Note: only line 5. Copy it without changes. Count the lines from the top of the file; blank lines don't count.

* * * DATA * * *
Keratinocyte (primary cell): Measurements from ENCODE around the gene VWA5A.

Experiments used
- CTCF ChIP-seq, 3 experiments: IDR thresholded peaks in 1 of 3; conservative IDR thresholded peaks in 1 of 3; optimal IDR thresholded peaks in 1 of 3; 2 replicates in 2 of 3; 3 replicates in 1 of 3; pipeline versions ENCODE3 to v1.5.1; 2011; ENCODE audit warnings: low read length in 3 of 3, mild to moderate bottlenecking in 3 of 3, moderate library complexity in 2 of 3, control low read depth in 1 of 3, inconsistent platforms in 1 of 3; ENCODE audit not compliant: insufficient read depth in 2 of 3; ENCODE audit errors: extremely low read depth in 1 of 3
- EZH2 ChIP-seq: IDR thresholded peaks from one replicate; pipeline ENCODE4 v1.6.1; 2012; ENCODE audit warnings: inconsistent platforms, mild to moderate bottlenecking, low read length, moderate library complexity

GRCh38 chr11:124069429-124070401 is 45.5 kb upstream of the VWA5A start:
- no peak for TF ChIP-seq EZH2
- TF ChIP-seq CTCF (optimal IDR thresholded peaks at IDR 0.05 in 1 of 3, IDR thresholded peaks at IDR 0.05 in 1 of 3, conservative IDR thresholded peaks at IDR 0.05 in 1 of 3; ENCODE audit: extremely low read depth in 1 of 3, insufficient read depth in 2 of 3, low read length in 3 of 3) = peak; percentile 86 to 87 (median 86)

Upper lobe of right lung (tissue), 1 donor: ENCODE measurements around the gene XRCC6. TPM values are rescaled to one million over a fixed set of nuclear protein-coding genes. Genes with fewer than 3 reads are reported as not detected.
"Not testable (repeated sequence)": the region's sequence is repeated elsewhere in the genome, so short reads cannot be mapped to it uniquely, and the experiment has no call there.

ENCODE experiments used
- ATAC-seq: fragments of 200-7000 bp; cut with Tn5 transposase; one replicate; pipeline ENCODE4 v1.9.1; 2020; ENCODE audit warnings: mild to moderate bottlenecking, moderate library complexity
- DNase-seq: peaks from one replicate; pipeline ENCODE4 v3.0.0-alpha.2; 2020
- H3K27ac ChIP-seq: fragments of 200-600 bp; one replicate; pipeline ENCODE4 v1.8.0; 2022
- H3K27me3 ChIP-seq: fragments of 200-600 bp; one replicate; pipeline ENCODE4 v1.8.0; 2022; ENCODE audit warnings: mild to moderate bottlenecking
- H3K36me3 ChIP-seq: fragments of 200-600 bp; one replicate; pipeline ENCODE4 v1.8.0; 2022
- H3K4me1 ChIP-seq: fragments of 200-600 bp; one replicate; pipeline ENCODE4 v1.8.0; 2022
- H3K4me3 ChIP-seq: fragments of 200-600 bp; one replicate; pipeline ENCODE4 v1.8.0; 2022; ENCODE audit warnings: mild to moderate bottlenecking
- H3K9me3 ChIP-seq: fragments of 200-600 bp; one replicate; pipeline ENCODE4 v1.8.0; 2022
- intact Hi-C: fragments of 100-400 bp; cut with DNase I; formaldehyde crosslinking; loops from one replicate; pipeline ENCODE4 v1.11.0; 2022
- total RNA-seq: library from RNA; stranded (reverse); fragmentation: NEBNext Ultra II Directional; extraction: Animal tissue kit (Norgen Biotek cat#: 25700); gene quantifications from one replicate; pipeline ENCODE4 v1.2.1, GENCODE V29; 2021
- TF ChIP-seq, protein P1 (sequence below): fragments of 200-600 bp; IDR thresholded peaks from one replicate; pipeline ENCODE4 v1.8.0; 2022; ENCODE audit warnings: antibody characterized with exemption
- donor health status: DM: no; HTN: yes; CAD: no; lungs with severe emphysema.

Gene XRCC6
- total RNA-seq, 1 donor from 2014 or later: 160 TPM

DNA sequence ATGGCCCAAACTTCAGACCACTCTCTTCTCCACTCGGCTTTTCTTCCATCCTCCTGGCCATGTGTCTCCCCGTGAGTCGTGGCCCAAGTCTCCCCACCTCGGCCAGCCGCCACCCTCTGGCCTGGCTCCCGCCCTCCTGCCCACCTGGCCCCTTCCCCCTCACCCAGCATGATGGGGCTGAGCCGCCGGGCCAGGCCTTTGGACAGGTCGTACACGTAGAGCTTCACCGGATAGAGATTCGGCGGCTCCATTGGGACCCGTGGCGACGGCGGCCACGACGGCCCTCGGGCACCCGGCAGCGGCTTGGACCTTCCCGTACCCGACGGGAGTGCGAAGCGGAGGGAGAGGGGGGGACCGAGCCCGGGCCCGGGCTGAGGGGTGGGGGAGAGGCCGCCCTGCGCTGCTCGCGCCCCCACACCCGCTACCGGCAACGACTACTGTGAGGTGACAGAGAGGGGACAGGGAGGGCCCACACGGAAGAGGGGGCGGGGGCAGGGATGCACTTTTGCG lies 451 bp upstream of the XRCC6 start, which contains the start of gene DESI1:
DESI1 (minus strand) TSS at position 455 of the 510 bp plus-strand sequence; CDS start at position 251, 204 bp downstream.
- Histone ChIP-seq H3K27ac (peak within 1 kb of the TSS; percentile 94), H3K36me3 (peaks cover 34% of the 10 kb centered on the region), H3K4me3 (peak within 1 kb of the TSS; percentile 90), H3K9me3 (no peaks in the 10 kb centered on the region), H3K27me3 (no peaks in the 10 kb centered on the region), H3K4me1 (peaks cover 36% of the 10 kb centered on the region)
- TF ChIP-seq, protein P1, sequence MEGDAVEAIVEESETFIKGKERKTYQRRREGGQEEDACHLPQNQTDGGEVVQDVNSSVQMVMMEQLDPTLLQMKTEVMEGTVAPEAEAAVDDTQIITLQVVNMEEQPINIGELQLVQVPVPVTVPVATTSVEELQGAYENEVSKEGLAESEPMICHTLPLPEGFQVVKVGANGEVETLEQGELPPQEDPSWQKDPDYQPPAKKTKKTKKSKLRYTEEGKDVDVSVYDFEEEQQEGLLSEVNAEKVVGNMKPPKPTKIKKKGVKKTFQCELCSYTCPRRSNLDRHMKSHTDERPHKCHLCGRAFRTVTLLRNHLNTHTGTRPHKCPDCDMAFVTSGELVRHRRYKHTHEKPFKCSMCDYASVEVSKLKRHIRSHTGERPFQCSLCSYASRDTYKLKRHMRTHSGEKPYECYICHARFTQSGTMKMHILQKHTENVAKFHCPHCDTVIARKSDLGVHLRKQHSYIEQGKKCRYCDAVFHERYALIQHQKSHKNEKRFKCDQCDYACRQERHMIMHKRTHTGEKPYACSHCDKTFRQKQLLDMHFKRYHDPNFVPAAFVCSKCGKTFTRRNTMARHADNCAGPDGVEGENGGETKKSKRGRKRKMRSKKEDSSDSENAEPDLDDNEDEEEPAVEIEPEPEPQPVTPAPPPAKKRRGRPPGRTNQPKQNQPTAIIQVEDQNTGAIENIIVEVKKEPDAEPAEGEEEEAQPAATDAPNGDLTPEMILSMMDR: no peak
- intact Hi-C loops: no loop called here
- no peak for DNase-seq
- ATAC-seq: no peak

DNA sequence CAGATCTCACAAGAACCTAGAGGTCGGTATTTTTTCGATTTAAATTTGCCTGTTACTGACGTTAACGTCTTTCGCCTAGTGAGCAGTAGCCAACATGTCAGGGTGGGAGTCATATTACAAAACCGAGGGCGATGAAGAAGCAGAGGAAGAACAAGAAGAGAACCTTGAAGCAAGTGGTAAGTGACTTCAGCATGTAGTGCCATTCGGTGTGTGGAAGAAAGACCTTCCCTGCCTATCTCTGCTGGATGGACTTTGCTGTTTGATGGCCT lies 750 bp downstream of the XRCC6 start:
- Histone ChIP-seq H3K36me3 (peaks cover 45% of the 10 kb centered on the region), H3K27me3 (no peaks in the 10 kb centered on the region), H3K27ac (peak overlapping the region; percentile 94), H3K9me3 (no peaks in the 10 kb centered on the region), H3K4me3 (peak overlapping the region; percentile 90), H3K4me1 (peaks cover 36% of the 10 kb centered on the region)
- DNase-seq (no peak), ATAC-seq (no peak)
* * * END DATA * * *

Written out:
GRCh38 chr11:124069429-124070401 is 45.5 kb upstream of the VWA5A start: